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Texas Wildfires: Bastrop

The Bastrop Wildfires as seen from Manor Texas

The Bastrop Wildfires as seen from our roof in Manor

Wildfires have been ravaging the area around us and living halfway between Austin and Bastrop has put us literally in the middle. Thankfully we have not had to contend with immediate threats or imminent danger, however; for the first few days it was very scary. With Austin as small as it is we know many, many families who have been affected by the wildfires that have seemingly surrounded our town. Our thoughts and prayers are with everyone touched by these recent events and to all those who are helping in this time of need.

Bridal Portrait

black and white portrait of a bride at magic hour

Leah in Repose at Sunset

 

A nniversaries are wonderful to celebrate, especially as a photographer to be able to look back and recall the creation of images with fondness. This is a portrait I took at my good friend Maria’s wedding to her partner Leah pictured above. I love the line and graceful fall of her dress. They were both so beautiful and it was a wonderful evening in the Texas hill-country.

 

In the Rain

a car sits upside down on the front lawn of a house

A car sits upside-down on the front lawn of a house in South Austin

Oltorf is a major East-West street in South Austin. Sometimes in rains in Austin. When it rains, the roads usually get slippery. I arrived on this scene as the police were showing up and left just as the tow truck arrived; it seems no one was injured. Somehow this car made it from Oltorf, over the tree lane and sidewalk, and onto the front lawn, without leaving any marks.  The only apparent contact the vehicle made between its position on the previously discussed road to the aforementioned lawn seems to be the speed limit sign. I imagine it also did this upside down. I don’t think this kind of thing can be good for your grass.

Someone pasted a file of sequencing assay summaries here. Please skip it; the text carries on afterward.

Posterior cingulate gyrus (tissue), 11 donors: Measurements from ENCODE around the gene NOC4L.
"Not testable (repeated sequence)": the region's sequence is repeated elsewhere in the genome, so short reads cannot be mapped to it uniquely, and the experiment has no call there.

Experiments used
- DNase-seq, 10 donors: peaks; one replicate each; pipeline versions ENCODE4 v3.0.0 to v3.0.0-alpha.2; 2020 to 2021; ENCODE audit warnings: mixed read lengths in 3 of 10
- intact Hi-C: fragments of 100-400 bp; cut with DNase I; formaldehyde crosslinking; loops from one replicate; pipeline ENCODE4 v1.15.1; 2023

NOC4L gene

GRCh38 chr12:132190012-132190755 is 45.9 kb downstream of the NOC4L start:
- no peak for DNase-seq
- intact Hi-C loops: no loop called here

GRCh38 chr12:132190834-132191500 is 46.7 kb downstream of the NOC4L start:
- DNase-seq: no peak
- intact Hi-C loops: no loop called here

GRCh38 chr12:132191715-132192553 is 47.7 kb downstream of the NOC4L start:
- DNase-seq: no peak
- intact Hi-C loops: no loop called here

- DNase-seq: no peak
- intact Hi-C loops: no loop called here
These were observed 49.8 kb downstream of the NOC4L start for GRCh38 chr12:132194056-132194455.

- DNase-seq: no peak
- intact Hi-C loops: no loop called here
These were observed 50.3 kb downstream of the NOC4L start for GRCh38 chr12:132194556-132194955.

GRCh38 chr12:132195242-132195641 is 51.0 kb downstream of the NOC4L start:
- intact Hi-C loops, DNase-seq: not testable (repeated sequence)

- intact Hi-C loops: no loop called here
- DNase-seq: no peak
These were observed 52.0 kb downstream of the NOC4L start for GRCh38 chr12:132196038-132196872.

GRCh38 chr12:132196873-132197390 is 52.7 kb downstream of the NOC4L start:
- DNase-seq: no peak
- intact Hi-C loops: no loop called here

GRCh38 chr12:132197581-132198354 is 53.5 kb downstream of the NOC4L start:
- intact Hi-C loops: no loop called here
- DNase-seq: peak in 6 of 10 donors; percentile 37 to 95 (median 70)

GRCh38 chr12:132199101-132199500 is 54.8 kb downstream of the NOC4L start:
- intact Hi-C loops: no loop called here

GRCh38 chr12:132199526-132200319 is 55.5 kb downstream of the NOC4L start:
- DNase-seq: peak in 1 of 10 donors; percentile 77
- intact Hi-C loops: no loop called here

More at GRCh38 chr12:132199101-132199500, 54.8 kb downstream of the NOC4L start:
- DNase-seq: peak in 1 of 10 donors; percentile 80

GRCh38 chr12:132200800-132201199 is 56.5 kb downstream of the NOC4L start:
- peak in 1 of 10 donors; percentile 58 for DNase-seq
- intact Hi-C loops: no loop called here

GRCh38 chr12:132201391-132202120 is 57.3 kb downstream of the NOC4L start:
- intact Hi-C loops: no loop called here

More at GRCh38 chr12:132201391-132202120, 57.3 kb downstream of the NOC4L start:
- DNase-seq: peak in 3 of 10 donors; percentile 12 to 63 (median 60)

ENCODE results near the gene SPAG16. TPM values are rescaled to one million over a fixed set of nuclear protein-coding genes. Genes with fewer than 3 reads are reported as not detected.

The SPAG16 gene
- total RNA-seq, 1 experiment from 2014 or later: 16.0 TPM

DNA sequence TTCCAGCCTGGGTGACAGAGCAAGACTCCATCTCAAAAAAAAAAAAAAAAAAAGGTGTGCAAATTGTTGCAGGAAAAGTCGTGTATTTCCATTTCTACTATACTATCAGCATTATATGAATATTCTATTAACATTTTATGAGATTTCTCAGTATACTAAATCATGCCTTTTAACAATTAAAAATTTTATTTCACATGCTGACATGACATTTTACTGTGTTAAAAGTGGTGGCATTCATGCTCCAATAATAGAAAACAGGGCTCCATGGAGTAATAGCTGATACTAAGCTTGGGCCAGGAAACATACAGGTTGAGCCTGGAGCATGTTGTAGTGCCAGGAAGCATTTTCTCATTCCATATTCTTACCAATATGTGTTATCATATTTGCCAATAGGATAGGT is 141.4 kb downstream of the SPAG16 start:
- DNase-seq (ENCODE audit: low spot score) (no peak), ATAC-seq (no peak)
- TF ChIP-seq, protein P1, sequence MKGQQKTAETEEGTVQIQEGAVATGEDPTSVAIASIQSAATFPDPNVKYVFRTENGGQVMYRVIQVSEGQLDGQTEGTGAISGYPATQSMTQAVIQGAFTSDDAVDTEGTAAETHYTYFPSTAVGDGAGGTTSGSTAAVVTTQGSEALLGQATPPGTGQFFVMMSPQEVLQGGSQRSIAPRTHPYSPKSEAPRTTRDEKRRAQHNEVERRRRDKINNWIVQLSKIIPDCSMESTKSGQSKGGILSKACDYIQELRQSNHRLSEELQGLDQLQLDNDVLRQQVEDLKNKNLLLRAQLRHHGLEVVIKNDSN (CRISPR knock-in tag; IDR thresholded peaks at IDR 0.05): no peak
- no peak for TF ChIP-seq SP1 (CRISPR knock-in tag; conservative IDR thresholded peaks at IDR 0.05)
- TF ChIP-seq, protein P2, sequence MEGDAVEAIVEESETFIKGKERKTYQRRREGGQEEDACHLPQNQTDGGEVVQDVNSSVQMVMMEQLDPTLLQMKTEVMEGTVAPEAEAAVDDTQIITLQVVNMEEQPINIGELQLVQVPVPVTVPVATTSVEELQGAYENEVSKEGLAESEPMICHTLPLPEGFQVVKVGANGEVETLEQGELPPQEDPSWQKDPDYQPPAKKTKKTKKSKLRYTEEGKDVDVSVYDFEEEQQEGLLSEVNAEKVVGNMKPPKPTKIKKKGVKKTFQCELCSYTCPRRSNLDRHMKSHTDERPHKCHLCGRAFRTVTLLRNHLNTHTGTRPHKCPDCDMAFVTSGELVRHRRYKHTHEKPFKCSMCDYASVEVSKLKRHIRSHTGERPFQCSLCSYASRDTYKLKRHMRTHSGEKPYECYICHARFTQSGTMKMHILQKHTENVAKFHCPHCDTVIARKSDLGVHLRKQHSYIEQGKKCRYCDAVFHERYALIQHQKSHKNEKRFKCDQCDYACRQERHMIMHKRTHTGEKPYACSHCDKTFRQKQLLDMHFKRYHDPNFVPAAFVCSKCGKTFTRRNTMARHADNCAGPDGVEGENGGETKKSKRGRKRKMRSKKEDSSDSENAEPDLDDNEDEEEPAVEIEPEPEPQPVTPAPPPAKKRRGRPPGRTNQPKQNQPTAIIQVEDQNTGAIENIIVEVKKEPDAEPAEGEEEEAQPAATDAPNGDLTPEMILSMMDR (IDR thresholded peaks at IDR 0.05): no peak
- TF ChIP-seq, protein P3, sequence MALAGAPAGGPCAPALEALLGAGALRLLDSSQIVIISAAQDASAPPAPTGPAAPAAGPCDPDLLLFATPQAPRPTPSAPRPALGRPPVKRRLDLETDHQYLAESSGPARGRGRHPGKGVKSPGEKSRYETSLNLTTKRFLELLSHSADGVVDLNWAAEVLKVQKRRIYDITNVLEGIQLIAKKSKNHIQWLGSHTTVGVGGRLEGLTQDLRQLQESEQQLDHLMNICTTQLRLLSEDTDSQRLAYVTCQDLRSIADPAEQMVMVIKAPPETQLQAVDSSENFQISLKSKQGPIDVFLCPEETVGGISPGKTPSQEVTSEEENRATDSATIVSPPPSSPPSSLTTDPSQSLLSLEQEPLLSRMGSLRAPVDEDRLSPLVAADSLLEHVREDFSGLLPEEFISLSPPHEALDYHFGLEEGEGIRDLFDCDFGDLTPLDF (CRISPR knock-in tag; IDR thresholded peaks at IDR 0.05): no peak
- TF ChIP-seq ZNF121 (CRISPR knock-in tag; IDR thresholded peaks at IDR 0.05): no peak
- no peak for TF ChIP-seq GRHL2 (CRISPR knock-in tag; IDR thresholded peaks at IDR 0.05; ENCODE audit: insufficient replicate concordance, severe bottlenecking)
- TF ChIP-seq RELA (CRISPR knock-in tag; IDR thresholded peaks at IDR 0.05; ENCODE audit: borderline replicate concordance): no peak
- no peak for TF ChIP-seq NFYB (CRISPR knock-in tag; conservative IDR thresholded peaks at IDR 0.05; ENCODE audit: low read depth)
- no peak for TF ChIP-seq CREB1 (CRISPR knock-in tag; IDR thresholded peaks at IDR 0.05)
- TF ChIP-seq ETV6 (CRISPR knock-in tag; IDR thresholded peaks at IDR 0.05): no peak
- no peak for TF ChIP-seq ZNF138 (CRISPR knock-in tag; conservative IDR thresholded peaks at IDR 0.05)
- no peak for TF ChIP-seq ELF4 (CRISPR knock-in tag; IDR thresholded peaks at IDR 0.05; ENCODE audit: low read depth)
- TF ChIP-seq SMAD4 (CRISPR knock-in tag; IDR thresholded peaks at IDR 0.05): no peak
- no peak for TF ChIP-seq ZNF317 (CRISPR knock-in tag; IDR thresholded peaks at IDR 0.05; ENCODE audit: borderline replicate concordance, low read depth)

Traffic

Sunrise in the country outside Austin Texas

Sunrise over grazing horses in Texas

Vacuous is the landscape that rises to meet me in the morning, yet surprisingly, most people I meet are often astounded to hear how far away from town we live. Coming from Los Angeles I relish the ability to traverse 15 miles in less than 30 minutes; a heretofore unknown vehicular pleasure that I could not have imagined over five years ago before we moved. Pictured above is the scene that frequently greets us five minutes after we leave our house on our commute to town. And by us I mean Bodie and I who roll along mist drenched hillsides under dramatic fiery cloudscapes that scorch the sky as we drive to town. I can’t imagine a more inspiring start to our day.

Hannah

Hannah -a young pretty girl- reclines in a fashionable pose beside an dry, drained and empty public pool in Austin, Texas.

Hannah waits patiently for a pool party.

I came across this quote years ago but despite ample searching have been unable to properly credit it. I recall it being attributed to a game designer at Nintendo who said that, “The best games are those that are simple to learn yet difficult to master.” I think this is one of the most apt and accurate descriptions of photography. The principles behind photography can be learned in an afternoon, but what happens next can barely be fit into a lifetime. The image above was taken at an empty pool in town with an 80 year old box camera; the simplest camera to use but the most difficult to focus. What initially seemed impossible turned out to be quite easy with the assistance of my trusty clamps, a cannibalized ground glass and a tape measure. I spent a dark evening a few weeks ago setting the focus for all my vintage and antique cameras. Once calibrated and recorded they prove divinely easy to use on location. My gratitude to my good friend Hannah who obliged me in testing my new applied theory of fixed focus calibration.